Pentagon revamps systems tests
- By George I. Seffers
- Nov 12, 2000
The Pentagon is accelerating a sweeping initiative to improve joint operations
among the services by ensuring that their key systems can exchange information
The initiative will overhaul the Defense Department's process for ensuring
interoperability among command and control systems that the services use
to manage and exchange information supporting tactical operations, logistics,
intelligence and other functions.
"This is probably the largest singular change in the [command, control,
communications, computers, intelligence, surveillance and reconnaissance]
realm in the last 10 years," said John Osterholz, the Pentagon's director
of architecture and interoperability. "It may not sound like an exciting
story when you're talking about re-engineering a process, but this is a
The initiative brings together officials from across the Pentagon, including
its chief information officer; the Joint Chiefs of Staff; the undersecretary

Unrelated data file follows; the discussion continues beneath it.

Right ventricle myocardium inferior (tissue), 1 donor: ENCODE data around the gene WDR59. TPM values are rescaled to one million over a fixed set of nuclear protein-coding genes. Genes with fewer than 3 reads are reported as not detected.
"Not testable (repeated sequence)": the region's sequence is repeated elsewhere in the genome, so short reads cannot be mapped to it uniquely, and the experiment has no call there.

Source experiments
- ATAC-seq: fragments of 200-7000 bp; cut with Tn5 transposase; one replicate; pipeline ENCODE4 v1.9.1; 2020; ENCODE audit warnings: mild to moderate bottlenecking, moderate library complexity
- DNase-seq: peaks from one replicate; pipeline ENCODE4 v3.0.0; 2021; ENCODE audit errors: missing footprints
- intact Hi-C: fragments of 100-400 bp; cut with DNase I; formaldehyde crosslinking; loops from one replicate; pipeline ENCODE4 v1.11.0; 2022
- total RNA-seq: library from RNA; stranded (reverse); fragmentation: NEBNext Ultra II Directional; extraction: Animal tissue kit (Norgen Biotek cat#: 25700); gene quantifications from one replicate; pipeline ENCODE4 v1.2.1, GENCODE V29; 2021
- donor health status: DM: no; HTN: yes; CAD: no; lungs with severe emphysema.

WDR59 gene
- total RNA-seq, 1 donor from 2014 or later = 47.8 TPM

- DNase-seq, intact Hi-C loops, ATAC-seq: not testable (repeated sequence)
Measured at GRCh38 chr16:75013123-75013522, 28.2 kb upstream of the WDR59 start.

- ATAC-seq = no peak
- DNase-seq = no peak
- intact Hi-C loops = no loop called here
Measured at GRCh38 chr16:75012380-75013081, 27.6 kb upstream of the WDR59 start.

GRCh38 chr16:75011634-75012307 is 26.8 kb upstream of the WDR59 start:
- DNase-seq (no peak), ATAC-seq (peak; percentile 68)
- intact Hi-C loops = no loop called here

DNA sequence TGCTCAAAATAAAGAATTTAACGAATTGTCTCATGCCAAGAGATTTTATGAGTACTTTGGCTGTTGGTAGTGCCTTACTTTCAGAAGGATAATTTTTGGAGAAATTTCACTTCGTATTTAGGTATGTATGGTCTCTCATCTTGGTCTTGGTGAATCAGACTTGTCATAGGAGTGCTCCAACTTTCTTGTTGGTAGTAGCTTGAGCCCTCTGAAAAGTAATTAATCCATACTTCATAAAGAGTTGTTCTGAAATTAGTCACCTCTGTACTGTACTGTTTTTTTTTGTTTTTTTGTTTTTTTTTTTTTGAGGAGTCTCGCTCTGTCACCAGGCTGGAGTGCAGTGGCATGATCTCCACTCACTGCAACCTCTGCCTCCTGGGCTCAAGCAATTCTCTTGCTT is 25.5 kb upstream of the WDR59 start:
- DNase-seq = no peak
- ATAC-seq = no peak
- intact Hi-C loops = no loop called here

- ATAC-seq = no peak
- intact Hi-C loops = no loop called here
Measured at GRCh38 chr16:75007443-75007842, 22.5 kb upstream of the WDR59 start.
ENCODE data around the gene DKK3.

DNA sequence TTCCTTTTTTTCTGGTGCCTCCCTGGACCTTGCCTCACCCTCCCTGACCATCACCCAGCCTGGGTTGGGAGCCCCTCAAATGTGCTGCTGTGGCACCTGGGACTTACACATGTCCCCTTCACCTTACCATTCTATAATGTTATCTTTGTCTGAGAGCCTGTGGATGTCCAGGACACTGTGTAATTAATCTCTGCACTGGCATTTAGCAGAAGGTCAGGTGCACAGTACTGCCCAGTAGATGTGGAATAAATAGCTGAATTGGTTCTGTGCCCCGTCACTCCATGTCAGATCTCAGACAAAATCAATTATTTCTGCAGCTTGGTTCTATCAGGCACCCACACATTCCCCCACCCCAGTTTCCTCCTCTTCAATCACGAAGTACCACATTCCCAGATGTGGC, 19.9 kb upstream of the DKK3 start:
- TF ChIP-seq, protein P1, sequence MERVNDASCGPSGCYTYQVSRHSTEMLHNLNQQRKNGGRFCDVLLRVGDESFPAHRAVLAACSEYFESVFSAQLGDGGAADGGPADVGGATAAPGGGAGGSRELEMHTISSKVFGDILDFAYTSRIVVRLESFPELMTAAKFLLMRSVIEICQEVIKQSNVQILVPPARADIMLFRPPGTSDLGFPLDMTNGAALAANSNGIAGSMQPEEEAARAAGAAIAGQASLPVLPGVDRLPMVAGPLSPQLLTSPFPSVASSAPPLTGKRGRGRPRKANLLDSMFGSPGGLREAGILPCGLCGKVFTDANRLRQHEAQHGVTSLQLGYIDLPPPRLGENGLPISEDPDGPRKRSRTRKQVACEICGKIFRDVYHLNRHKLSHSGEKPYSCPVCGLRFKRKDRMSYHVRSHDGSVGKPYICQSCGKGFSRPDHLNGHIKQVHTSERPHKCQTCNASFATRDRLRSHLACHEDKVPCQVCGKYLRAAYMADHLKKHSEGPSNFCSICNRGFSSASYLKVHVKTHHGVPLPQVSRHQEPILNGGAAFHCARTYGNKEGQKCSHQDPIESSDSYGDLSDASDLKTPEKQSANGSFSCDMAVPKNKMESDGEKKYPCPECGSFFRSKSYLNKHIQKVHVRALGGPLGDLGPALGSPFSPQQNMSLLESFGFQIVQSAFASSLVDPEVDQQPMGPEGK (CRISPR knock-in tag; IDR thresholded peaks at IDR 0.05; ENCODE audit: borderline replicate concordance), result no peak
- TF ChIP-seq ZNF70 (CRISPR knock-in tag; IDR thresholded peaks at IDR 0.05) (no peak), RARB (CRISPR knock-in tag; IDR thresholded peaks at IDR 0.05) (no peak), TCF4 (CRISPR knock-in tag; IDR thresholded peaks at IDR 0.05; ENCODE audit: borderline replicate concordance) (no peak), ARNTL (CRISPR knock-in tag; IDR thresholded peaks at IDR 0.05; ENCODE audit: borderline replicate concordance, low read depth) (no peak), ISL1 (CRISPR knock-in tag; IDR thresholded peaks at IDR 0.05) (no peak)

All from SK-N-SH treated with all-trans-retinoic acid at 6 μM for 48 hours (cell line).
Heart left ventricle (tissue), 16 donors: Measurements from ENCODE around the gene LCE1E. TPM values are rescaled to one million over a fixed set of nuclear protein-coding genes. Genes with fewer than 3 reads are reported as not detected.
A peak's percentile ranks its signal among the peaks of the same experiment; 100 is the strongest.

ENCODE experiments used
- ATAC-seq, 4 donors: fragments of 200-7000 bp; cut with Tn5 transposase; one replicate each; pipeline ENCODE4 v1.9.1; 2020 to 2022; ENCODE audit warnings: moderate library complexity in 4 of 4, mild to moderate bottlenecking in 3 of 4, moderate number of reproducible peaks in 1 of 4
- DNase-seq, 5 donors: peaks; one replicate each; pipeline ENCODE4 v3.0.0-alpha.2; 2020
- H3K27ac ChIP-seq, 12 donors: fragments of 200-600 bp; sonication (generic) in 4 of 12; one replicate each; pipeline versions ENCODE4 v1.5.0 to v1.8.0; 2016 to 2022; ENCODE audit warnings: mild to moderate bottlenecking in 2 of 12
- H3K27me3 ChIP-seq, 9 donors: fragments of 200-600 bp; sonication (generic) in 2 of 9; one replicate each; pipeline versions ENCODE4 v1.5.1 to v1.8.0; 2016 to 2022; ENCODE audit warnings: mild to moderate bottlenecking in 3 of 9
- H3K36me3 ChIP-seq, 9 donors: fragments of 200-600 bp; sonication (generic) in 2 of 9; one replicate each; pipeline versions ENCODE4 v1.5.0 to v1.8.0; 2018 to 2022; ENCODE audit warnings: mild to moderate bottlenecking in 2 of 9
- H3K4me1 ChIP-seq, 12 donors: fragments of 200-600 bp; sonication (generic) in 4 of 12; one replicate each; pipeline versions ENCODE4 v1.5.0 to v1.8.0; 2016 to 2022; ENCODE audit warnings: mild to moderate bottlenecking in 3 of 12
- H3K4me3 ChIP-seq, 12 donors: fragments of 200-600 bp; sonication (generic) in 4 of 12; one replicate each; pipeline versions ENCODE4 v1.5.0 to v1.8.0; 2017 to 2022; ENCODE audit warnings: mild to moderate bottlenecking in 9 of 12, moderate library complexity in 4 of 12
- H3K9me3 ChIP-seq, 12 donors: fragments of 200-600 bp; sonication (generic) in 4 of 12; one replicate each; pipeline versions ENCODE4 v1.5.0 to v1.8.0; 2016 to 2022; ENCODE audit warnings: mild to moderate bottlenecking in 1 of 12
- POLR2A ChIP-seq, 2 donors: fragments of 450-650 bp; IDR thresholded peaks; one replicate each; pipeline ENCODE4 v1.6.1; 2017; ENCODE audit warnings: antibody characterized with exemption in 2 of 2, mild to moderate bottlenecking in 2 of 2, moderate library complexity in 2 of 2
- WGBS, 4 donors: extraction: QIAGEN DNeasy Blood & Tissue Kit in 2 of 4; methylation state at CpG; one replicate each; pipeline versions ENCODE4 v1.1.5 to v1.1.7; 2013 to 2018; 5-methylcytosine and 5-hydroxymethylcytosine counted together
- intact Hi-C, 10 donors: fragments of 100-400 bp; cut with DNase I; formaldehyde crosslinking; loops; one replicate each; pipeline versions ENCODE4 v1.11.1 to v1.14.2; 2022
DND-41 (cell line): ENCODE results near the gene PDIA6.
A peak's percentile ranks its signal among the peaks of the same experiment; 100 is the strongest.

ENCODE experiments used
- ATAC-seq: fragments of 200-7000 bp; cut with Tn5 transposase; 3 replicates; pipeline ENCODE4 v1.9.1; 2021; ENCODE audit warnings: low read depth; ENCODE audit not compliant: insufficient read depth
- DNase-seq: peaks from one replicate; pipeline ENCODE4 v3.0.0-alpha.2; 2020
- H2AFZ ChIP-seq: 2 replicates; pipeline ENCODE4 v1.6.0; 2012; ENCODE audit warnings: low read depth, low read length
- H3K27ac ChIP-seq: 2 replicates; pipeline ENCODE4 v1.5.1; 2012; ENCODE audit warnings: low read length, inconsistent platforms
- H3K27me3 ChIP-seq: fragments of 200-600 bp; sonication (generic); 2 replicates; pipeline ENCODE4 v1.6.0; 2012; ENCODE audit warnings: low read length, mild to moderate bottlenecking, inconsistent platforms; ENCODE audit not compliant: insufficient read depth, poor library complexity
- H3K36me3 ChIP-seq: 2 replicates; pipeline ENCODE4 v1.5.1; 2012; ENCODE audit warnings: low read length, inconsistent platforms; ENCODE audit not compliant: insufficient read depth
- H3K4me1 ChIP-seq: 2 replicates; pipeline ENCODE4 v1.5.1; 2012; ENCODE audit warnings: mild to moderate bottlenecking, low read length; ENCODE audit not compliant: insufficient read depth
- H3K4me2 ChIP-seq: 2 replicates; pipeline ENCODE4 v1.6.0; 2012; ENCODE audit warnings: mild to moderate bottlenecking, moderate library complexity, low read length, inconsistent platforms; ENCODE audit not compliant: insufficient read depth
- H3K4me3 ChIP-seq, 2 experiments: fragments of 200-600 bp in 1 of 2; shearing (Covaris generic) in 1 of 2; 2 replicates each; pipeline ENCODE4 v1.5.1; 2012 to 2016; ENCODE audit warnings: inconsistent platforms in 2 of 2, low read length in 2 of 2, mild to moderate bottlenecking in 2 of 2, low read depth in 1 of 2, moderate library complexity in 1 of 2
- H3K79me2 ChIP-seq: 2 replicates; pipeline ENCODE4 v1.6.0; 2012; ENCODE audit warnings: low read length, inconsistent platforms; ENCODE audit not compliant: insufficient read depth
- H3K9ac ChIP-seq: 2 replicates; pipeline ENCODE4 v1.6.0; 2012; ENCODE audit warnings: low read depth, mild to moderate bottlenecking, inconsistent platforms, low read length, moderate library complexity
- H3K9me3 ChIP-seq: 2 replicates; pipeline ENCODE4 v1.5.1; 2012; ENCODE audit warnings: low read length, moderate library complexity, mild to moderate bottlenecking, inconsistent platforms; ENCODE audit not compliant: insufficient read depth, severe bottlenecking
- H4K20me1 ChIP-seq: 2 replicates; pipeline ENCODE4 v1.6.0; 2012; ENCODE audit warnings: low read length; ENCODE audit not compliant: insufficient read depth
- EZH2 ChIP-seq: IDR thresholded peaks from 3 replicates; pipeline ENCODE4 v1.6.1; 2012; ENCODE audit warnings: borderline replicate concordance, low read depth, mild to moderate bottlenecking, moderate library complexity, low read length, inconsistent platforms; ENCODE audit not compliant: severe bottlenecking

of Defense for acquisition, technology and logistics; the director of operational
test and evaluation; and the Joint Forces Command.
The department has been working quietly over the last 18 months to pull
together the key elements of the initiative. The deputy secretary of Defense
provided funding for the initiative to begin in fiscal 2002, but Osterholz
said the effort is too important to wait and that the Pentagon is pulling
together enough funds to begin in 2001.
The Pentagon's plan calls for $25 million to be set aside for fixing
interoperability with existing systems from 2002 to 2007 so that officials
can bypass DOD's cumbersome multiyear budget process.
The department hopes to avoid such problems in the future by improving
the process it uses to assess command and control systems before putting
them in the field. The Pentagon plans to invest $100 million over the next
four years to run a Joint Development Engineering Plant — essentially a
test bed for simulating interoperability scenarios.